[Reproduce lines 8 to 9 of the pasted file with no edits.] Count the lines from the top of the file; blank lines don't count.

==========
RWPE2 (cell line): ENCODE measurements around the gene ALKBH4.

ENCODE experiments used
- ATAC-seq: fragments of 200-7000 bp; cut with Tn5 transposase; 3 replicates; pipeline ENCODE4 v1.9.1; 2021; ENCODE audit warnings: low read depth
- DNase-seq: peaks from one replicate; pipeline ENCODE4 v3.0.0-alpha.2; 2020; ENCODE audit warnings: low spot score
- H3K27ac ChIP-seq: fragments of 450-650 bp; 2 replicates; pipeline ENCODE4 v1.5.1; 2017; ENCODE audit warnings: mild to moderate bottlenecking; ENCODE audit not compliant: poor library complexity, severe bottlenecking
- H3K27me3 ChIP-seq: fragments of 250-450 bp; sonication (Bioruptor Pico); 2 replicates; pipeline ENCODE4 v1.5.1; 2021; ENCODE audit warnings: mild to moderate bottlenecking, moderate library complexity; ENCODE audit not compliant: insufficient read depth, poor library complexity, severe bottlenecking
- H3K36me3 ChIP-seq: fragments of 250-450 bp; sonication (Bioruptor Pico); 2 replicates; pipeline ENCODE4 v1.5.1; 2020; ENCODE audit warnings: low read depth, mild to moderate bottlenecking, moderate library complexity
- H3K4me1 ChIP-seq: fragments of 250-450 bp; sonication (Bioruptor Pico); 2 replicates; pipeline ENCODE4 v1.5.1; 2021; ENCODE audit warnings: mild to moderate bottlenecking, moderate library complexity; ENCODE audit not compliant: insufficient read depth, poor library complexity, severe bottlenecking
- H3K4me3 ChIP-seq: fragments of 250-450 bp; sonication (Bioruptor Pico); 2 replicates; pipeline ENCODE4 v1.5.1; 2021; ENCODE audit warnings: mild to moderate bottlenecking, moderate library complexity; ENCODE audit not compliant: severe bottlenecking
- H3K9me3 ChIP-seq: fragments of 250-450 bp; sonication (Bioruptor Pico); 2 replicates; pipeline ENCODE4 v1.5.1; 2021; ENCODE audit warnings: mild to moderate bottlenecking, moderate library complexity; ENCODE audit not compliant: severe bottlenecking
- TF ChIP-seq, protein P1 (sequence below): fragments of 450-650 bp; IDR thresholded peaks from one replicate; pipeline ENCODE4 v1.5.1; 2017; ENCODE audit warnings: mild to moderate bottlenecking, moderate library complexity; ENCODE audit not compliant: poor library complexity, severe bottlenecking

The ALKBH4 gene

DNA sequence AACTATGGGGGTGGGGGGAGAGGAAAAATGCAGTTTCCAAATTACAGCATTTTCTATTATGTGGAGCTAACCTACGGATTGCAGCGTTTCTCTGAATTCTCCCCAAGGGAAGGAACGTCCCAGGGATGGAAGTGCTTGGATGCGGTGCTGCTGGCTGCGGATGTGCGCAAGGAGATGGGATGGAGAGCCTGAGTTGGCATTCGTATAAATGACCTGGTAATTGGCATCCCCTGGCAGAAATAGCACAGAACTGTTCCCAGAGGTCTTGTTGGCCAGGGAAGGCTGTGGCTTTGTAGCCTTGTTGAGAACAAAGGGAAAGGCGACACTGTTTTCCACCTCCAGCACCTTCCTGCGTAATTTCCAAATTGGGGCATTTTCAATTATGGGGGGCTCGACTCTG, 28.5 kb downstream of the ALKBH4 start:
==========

- H3K4me1 ChIP-seq: fragments of 250-450 bp; sonication (Bioruptor Pico); 2 replicates; pipeline ENCODE4 v1.5.1; 2021; ENCODE audit warnings: mild to moderate bottlenecking, moderate library complexity; ENCODE audit not compliant: insufficient read depth, poor library complexity, severe bottlenecking
- H3K4me3 ChIP-seq: fragments of 250-450 bp; sonication (Bioruptor Pico); 2 replicates; pipeline ENCODE4 v1.5.1; 2021; ENCODE audit warnings: mild to moderate bottlenecking, moderate library complexity; ENCODE audit not compliant: severe bottlenecking